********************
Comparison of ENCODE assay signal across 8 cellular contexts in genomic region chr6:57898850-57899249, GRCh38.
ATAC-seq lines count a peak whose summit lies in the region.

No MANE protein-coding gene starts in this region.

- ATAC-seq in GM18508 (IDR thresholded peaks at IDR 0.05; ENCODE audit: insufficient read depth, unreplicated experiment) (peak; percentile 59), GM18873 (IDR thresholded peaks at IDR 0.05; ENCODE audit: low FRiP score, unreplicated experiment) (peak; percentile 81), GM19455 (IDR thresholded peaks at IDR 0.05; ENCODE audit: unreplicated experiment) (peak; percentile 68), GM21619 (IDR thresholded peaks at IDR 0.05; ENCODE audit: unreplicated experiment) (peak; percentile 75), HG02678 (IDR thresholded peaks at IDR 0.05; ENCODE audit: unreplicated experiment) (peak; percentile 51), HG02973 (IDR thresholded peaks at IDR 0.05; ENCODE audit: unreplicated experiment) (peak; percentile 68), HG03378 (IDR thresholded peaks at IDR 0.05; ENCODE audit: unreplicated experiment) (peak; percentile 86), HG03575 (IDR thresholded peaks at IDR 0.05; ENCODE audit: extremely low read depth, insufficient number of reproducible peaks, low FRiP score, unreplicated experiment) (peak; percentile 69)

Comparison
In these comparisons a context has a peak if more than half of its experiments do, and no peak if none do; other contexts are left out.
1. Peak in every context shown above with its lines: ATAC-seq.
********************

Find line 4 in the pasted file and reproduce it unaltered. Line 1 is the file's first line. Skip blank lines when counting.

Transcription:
- ATAC-seq in GM18508 (IDR thresholded peaks at IDR 0.05; ENCODE audit: insufficient read depth, unreplicated experiment) (peak; percentile 59), GM18873 (IDR thresholded peaks at IDR 0.05; ENCODE audit: low FRiP score, unreplicated experiment) (peak; percentile 81), GM19455 (IDR thresholded peaks at IDR 0.05; ENCODE audit: unreplicated experiment) (peak; percentile 68), GM21619 (IDR thresholded peaks at IDR 0.05; ENCODE audit: unreplicated experiment) (peak; percentile 75), HG02678 (IDR thresholded peaks at IDR 0.05; ENCODE audit: unreplicated experiment) (peak; percentile 51), HG02973 (IDR thresholded peaks at IDR 0.05; ENCODE audit: unreplicated experiment) (peak; percentile 68), HG03378 (IDR thresholded peaks at IDR 0.05; ENCODE audit: unreplicated experiment) (peak; percentile 86), HG03575 (IDR thresholded peaks at IDR 0.05; ENCODE audit: extremely low read depth, insufficient number of reproducible peaks, low FRiP score, unreplicated experiment) (peak; percentile 69)